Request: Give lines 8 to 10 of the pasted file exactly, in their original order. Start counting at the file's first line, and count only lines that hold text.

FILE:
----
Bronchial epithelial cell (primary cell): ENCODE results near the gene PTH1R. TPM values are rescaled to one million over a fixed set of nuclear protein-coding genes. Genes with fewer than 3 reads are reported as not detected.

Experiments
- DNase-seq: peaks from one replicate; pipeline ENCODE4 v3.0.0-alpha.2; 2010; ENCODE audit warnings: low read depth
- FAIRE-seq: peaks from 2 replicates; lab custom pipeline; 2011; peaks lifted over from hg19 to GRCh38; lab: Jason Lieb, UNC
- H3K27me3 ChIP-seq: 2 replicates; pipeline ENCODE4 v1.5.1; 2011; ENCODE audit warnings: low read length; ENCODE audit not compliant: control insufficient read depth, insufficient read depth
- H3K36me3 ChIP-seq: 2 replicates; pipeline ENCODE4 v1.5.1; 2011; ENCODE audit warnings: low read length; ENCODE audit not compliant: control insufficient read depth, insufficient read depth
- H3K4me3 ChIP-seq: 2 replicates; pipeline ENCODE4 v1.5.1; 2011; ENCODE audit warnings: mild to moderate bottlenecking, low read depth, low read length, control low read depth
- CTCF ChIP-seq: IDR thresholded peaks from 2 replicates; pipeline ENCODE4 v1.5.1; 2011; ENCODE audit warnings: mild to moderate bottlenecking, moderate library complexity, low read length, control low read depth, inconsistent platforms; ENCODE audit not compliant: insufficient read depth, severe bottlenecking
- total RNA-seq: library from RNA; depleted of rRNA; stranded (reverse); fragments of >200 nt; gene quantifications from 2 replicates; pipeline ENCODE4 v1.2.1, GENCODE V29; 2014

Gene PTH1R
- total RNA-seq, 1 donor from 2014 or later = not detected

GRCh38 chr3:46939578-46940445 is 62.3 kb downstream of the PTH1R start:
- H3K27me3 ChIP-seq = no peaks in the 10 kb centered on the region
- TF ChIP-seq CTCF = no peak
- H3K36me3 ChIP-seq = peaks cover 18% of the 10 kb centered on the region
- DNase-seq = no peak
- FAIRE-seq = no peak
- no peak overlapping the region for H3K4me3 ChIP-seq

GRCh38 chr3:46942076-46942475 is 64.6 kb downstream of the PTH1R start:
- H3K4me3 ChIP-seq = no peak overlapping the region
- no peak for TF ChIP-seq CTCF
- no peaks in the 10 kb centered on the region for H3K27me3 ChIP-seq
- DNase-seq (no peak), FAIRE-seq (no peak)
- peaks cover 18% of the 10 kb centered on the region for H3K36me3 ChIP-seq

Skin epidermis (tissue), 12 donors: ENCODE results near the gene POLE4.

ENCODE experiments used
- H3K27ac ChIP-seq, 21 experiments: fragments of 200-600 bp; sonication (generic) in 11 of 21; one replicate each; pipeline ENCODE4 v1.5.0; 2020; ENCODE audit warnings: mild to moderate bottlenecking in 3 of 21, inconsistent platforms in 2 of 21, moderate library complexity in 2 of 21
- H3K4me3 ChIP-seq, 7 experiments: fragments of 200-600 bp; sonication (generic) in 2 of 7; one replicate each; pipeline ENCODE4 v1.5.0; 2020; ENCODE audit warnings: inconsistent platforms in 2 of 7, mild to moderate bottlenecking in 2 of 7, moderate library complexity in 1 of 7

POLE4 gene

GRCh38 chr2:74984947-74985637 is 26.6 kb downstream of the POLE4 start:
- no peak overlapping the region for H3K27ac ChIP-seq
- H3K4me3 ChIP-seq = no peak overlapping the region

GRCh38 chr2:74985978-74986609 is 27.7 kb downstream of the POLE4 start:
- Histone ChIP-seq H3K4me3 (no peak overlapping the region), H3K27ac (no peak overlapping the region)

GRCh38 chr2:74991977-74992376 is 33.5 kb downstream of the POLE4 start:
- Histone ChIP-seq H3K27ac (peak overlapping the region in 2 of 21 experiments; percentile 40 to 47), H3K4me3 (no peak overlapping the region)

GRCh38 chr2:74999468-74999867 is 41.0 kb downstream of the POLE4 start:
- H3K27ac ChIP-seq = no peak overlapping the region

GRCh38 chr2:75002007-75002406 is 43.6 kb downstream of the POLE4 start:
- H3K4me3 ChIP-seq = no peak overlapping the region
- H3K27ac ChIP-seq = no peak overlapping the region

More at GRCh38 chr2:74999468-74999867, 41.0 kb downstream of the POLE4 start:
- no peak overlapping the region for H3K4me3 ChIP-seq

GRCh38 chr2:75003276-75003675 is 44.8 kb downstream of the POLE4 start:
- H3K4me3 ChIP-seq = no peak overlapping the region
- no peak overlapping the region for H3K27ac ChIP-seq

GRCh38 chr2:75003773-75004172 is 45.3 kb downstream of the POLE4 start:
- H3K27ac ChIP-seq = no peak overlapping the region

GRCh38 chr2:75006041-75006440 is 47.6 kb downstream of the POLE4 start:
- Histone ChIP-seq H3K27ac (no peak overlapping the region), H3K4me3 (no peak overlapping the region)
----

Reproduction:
- CTCF ChIP-seq: IDR thresholded peaks from 2 replicates; pipeline ENCODE4 v1.5.1; 2011; ENCODE audit warnings: mild to moderate bottlenecking, moderate library complexity, low read length, control low read depth, inconsistent platforms; ENCODE audit not compliant: insufficient read depth, severe bottlenecking
- total RNA-seq: library from RNA; depleted of rRNA; stranded (reverse); fragments of >200 nt; gene quantifications from 2 replicates; pipeline ENCODE4 v1.2.1, GENCODE V29; 2014

Gene PTH1R